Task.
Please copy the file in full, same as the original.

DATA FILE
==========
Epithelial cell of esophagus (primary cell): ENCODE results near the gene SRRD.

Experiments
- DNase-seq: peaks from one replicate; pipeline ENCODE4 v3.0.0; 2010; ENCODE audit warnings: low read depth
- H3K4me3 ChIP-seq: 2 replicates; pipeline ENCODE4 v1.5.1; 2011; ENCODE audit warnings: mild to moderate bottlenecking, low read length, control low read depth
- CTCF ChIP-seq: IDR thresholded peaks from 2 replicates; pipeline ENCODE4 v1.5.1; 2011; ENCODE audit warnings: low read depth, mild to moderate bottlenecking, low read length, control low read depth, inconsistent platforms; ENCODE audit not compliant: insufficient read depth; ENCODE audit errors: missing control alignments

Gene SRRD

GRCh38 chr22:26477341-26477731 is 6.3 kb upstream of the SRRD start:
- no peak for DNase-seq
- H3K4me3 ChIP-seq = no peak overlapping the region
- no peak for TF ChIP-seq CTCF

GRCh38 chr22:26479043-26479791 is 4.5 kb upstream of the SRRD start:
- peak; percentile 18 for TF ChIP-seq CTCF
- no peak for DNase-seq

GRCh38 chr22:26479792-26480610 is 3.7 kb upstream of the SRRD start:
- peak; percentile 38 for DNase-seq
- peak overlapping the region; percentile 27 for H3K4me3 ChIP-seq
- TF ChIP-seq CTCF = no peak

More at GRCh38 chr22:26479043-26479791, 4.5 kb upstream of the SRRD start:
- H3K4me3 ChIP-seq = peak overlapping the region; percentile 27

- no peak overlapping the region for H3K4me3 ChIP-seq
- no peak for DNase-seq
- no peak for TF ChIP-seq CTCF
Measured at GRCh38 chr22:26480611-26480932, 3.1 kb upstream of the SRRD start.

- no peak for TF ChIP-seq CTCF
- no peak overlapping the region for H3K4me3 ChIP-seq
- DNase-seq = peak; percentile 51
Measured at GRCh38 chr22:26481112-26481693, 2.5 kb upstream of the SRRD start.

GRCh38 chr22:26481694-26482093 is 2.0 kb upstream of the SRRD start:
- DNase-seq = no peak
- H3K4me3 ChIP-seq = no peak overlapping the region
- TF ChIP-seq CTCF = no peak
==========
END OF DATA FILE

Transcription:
Epithelial cell of esophagus (primary cell): ENCODE results near the gene SRRD.

Experiments
- DNase-seq: peaks from one replicate; pipeline ENCODE4 v3.0.0; 2010; ENCODE audit warnings: low read depth
- H3K4me3 ChIP-seq: 2 replicates; pipeline ENCODE4 v1.5.1; 2011; ENCODE audit warnings: mild to moderate bottlenecking, low read length, control low read depth
- CTCF ChIP-seq: IDR thresholded peaks from 2 replicates; pipeline ENCODE4 v1.5.1; 2011; ENCODE audit warnings: low read depth, mild to moderate bottlenecking, low read length, control low read depth, inconsistent platforms; ENCODE audit not compliant: insufficient read depth; ENCODE audit errors: missing control alignments

Gene SRRD

GRCh38 chr22:26477341-26477731 is 6.3 kb upstream of the SRRD start:
- no peak for DNase-seq
- H3K4me3 ChIP-seq = no peak overlapping the region
- no peak for TF ChIP-seq CTCF

GRCh38 chr22:26479043-26479791 is 4.5 kb upstream of the SRRD start:
- peak; percentile 18 for TF ChIP-seq CTCF
- no peak for DNase-seq

GRCh38 chr22:26479792-26480610 is 3.7 kb upstream of the SRRD start:
- peak; percentile 38 for DNase-seq
- peak overlapping the region; percentile 27 for H3K4me3 ChIP-seq
- TF ChIP-seq CTCF = no peak

More at GRCh38 chr22:26479043-26479791, 4.5 kb upstream of the SRRD start:
- H3K4me3 ChIP-seq = peak overlapping the region; percentile 27

- no peak overlapping the region for H3K4me3 ChIP-seq
- no peak for DNase-seq
- no peak for TF ChIP-seq CTCF
Measured at GRCh38 chr22:26480611-26480932, 3.1 kb upstream of the SRRD start.

- no peak for TF ChIP-seq CTCF
- no peak overlapping the region for H3K4me3 ChIP-seq
- DNase-seq = peak; percentile 51
Measured at GRCh38 chr22:26481112-26481693, 2.5 kb upstream of the SRRD start.

GRCh38 chr22:26481694-26482093 is 2.0 kb upstream of the SRRD start:
- DNase-seq = no peak
- H3K4me3 ChIP-seq = no peak overlapping the region
- TF ChIP-seq CTCF = no peak